James Gleick's tour-de-force: The Information, a natural history of information theory

I've just finished reading The Information: A History, a Theory, a Flood, James Gleick's tour-de-force history of information theory. I read Freeman Dyson's early review of The Information with interest earlier in the month, and fell upon the book and read it nonstop when it arrived.

I lie. I stopped reading it a lot. I stopped to stare into space and go "huh" and "wow" and "huh" again. I stopped to try to explain the connections Gleick was making for me to my wife (with varying degrees of success), including an epic bedtime conversation that kept us up for an hour longer than we'd intended.

Gleick is one of the great science writers of all time, and that is, in part, because he is a science biographer. Not a biographer of scientists (although there is much biographical insight to scientists, mathematicians, lexicographers, writers and thinkers in The Information), but a biographer of the idea itself, and the way that it ricochets off disciplines, institutions and people, knocking them into new, higher orbits, setting them on collision courses.

I've been fascinated with information theory since a friend of a friend explained "Shannon limits" to me in the late 1990s. I remember the conversation, mostly because the description was tantalizingly frustrating and incomplete, this being a hallmark of really interesting ideas. This friend of a friend explained that there were theoretical limits to how much information any channel could carry, and that these limits included rigorous definitions for "channel" and "information." I've read up on Claude Shannon rather a lot since (I've got a short story called Shannon's Law in an upcoming Borderlands book, about a hacker named Shannon Klod who tries to violate the barrier between faerie and the human realm by routing a single packet using TCP-over-magic) and every time I do, it's a revelation, because some new facet of information theory reveals itself to me.

But nothing has presented these ideas half so well as The Information, and that's a tribute to Gleick's storytelling mastery, his ability to pick out the threads of history that trace back and forward from the discipline's central thesis. Gleick begins with early lexicographers, the primitive dictionaries, the phrasebooks that translated between the talking drum and western speech. He moves onto Babbage and Lovelace (and presents an account of their invention, rivalries, victories and failings that is as heartbreaking as it is informative), and then into telegraphy.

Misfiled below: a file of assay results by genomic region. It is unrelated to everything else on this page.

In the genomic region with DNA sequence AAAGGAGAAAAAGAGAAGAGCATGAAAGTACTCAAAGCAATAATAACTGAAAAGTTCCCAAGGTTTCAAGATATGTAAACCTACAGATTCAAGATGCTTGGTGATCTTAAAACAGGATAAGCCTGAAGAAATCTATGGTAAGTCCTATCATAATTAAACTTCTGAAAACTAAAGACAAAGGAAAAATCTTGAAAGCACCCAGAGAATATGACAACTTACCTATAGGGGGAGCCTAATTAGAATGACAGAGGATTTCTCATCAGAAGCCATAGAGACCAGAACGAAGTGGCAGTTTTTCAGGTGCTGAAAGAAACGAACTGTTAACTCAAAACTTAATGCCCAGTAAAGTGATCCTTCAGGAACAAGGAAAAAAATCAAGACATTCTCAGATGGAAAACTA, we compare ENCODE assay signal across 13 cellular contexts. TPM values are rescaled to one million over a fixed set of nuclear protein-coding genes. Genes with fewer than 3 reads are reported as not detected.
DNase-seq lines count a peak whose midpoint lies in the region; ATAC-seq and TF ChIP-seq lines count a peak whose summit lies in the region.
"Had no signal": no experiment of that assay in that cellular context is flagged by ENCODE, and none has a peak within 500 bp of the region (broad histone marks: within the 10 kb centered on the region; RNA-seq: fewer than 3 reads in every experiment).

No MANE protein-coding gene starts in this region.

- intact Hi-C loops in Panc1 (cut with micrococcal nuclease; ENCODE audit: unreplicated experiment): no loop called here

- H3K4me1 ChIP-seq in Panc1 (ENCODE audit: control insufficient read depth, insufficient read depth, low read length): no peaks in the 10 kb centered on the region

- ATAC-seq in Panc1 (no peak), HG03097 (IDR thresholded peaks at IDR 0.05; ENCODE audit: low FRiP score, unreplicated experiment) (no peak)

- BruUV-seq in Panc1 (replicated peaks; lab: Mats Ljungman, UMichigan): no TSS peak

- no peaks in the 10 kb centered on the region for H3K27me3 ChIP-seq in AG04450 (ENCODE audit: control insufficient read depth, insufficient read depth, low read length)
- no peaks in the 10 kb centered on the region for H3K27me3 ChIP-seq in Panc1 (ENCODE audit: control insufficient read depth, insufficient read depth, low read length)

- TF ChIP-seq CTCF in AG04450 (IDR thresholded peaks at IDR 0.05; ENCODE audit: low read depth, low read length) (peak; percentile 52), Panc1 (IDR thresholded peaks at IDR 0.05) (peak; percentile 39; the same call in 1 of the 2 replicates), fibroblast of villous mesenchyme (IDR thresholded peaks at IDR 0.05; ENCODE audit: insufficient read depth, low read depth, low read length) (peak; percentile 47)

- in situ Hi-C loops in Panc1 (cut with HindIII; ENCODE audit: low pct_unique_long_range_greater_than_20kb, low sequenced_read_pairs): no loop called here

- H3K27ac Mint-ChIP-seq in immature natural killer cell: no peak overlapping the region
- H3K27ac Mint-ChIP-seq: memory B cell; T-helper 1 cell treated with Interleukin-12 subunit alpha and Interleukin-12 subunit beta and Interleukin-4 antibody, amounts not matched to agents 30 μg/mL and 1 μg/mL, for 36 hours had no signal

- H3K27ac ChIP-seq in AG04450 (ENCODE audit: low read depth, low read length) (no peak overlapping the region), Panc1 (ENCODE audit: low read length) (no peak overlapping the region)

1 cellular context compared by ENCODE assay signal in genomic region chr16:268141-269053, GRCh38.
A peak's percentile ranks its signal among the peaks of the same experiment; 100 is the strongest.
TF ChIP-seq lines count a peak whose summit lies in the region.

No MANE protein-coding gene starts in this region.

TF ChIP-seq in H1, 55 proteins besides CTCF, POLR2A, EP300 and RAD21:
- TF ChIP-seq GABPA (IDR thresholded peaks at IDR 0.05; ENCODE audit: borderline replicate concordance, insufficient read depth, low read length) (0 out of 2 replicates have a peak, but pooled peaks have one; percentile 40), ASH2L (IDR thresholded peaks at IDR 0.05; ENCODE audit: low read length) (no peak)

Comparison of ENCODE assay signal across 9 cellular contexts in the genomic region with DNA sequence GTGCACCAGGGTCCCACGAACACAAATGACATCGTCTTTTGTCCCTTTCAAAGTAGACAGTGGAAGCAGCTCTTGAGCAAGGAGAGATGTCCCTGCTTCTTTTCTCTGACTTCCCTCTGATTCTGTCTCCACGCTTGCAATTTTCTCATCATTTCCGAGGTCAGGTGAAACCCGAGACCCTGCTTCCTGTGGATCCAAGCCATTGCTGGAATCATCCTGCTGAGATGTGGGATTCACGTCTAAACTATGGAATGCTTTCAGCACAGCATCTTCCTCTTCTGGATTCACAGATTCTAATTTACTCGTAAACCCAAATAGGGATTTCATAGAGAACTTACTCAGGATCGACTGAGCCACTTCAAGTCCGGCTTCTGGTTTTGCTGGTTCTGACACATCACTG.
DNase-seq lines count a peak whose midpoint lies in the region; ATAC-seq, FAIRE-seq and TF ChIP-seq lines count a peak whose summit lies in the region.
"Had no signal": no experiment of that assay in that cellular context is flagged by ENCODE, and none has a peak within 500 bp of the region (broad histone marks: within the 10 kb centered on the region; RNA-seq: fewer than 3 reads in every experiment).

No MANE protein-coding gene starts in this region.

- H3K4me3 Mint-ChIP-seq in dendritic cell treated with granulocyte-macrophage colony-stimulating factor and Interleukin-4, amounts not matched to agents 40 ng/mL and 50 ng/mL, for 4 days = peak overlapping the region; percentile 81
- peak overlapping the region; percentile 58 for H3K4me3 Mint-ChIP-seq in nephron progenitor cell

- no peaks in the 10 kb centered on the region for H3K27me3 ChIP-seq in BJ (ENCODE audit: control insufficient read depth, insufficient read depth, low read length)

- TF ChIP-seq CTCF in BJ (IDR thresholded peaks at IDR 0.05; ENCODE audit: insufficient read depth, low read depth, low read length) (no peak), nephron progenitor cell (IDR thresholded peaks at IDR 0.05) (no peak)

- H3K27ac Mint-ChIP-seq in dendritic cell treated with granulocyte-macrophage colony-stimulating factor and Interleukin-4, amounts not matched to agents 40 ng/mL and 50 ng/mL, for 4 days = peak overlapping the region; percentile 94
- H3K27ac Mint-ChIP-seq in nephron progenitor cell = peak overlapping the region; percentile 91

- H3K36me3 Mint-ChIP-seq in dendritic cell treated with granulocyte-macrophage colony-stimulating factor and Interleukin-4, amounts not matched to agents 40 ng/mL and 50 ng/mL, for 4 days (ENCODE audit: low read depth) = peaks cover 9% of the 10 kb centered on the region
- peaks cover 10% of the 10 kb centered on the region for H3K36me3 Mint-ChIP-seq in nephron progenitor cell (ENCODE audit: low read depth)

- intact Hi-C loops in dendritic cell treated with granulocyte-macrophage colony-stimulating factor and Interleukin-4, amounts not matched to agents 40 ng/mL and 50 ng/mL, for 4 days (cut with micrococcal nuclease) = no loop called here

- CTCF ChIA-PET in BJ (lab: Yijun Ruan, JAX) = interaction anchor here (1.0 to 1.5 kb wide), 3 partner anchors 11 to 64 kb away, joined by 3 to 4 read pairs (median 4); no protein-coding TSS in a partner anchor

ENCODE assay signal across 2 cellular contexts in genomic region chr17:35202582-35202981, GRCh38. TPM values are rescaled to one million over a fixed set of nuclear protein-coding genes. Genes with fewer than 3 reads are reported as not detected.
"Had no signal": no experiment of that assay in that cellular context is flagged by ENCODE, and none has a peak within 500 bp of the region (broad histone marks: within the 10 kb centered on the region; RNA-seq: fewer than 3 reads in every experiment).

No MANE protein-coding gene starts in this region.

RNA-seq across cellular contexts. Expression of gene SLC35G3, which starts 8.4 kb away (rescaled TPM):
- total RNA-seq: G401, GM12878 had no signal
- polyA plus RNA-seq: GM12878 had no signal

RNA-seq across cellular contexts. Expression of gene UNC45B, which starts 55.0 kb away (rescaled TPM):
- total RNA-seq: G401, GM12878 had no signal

Telegraphy leads to codes, and codes to compression, and compression to logic, and logic to the first inklings of theories, and now you've got Einstein and Godel and Shannon and Turing meeting, debating, fighting and rubbishing each other in learned journals, arguing furiously with Margaret Mead at interdisciplinary conferences -- a pellmell debate in full swing. On Gleick marches, to the double helix and Dawkins and memes, to a section on randomness that is so transcendently exciting that I couldn't put the book down and read it while walking, so distracted I got lost twice within blocks of my office.

Gleick takes us through Wikipedia and the meaning of information, the debates about it, the helpelessness of information overload, the collisions in namespaces -- even through his beloved chaos math -- until he has spun out his skeins so that they wrap around the world and the universe, information theory at the heart of legal debates over trademark, physics feuds over Hawking radiation, epistemology and cryptography, even fights over Pokemon characters and their disambiguation.

The Information isn't just a natural history of a powerful idea; it embodies and transmits that idea, it is a vector for its memes (as Dawkins has it), and it is a toolkit for disassembling the world. It is a book that vibrates with excitement, and it transmits that excited vibration with very little signal loss. It is a wonder.